The Watcher of Westfield (female profile)

Jun 25, 2015

The self-named Watcher of Westfield has turned a New Jersey family’s recently-purchased dream home into a royal nightmare, with a series of creepy letters that contain thinly veiled threats. 

"Have they found what is in the walls yet?” the unknown author asks in one particularly menacing missive. “In time they will. I am pleased to know your names and the names now of the young blood you have brought to me."

That declaration, and more, has freaked out the recent buyers of the “effected” mansion to such a degree that they’ve opted not to move in after all.

Moreover, they’ve not only put the place right back on the market, but sued the seller as well as the realtors who assisted the seller in perpetrating a deceptive land deal…

It seems the previous owner had likewise been contacted by the ominous Watcher and, in a desire to get rid of the home as quickly as possible, decided not to mention that fact to prospective buyers.

The U.S. Supreme Court has regularly upheld the right of real property purchasers to be compensated by sellers and their agents who either actively hide structural defects or fail to honestly disclose shadows on the chain of title which might render a property unmarketable or reduce its fair-market value.

But camouflaging imperfections and shadowy abstracts that encumber clear ownership are a different can of worms than, say, not wanting to talk about a stalker with a flair for intimidating people:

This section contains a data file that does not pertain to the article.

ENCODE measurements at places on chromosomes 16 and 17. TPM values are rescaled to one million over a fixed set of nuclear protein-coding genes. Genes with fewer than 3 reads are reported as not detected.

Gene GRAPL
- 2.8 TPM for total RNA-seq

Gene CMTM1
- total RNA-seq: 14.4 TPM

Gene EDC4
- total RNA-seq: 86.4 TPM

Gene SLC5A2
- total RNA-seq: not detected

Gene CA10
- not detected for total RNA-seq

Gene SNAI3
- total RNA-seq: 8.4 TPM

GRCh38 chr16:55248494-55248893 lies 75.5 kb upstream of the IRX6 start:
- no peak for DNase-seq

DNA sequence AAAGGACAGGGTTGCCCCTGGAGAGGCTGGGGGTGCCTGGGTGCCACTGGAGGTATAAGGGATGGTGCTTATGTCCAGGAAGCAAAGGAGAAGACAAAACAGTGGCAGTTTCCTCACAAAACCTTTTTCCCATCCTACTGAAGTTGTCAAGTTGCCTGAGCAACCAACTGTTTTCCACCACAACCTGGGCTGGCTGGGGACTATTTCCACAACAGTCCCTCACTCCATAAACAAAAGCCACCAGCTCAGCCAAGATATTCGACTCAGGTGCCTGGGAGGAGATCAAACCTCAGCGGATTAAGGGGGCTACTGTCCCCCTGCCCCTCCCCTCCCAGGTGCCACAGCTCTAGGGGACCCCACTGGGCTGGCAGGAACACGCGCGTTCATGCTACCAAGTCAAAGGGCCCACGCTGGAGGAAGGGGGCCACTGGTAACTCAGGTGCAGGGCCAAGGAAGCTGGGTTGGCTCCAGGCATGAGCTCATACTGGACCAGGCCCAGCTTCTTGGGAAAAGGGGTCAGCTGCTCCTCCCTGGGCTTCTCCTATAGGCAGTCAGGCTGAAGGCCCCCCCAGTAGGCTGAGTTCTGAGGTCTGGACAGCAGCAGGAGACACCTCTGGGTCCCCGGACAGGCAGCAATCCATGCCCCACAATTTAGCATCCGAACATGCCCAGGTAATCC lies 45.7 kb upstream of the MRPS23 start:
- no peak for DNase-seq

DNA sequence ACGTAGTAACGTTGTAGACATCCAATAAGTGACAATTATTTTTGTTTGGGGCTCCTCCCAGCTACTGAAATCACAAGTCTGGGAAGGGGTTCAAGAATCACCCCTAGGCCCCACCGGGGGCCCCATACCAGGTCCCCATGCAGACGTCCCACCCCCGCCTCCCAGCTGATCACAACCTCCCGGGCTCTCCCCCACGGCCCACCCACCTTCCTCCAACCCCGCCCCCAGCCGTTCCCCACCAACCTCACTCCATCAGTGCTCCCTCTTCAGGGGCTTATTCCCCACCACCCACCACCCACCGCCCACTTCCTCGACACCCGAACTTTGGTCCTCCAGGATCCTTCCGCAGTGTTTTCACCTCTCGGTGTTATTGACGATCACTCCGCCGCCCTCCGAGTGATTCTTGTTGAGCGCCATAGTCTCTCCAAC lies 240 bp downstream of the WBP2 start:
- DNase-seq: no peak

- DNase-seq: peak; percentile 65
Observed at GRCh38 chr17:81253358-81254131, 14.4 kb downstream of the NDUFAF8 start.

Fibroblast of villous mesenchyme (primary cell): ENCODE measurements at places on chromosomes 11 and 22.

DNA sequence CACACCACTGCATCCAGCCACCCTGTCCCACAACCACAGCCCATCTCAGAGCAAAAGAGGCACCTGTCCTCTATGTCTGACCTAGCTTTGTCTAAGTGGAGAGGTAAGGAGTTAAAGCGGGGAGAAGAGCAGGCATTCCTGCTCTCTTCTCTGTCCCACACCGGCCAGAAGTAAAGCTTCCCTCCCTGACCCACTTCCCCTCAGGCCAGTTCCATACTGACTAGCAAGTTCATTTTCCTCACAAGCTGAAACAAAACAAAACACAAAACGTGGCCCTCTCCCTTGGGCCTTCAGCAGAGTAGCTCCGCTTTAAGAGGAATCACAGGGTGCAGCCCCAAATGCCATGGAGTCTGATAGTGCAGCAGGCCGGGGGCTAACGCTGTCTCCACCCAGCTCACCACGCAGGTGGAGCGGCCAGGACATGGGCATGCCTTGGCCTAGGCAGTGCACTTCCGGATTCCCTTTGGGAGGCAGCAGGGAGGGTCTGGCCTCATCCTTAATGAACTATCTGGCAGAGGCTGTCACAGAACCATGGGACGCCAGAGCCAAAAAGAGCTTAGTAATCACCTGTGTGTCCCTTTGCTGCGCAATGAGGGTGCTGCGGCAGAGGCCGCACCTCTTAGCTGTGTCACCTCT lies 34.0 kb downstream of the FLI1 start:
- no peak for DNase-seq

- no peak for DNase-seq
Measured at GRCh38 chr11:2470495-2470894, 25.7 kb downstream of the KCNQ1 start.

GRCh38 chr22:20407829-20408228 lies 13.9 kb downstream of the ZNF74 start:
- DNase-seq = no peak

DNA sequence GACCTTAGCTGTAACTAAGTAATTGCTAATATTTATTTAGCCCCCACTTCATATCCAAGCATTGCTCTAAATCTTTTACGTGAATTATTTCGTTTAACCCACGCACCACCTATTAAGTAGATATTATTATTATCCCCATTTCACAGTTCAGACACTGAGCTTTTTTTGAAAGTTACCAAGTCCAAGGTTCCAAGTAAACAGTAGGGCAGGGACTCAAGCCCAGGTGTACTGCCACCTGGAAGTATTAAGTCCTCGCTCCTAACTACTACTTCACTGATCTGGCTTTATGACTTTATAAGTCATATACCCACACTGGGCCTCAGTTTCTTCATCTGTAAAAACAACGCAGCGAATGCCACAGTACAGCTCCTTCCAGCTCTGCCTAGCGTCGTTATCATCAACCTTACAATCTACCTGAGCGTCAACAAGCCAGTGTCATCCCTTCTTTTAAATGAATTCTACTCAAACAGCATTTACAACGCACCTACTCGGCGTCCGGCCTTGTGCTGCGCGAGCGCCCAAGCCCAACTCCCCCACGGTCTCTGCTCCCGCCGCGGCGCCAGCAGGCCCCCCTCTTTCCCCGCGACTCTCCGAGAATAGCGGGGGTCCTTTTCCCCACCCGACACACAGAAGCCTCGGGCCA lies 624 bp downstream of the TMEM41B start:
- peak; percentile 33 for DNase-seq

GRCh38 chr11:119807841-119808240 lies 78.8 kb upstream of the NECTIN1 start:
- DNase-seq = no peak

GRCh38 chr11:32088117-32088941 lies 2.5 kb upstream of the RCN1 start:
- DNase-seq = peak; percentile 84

"My grandfather watched the house in the 1920s and my father watched in the 1960s. It is my time," reads one lethal-sounding letter. "Will the young bloods play in the basement? Who has the rooms facing the street? I'll know as soon as you move in. It will help me to know who is in which bedroom, then I can plan better," the author vaguely threatens.

It’s a weird and unpleasant situation to be sucked into, and if one also has children (as the new purchaser does), definitely not worth gambling that the person sending such ugly letters isn’t going to drop by one night with an axe and a shovel.

But there’s probably little to fear from this obviously very fearful and uncommon criminal -- they’re sending malicious mail, remember, instead of trespassing or lobbing bombs.

Such calculated restraint likely means the poison penman holds more animus toward the house itself and the neighborhood it stands in than it does for any particular person who may want to reside there.

Besides, she’s small in stature and respectable; she’s old “blood” as opposed to new, and fairly well educated; she also has a connection to the property that’s not necessarily apparent on its face or known by newcomers and a “right” therefore to a festering grudge; and she’s close by the premises she secretly covets, although due to her age and demeanor hardly noticeable.

This will be difficult bird to catch though, the worldly and exceptionally sly, patient and well-connected Watcher of Westfield.

Unless someone can figure out her motive.

weird crime

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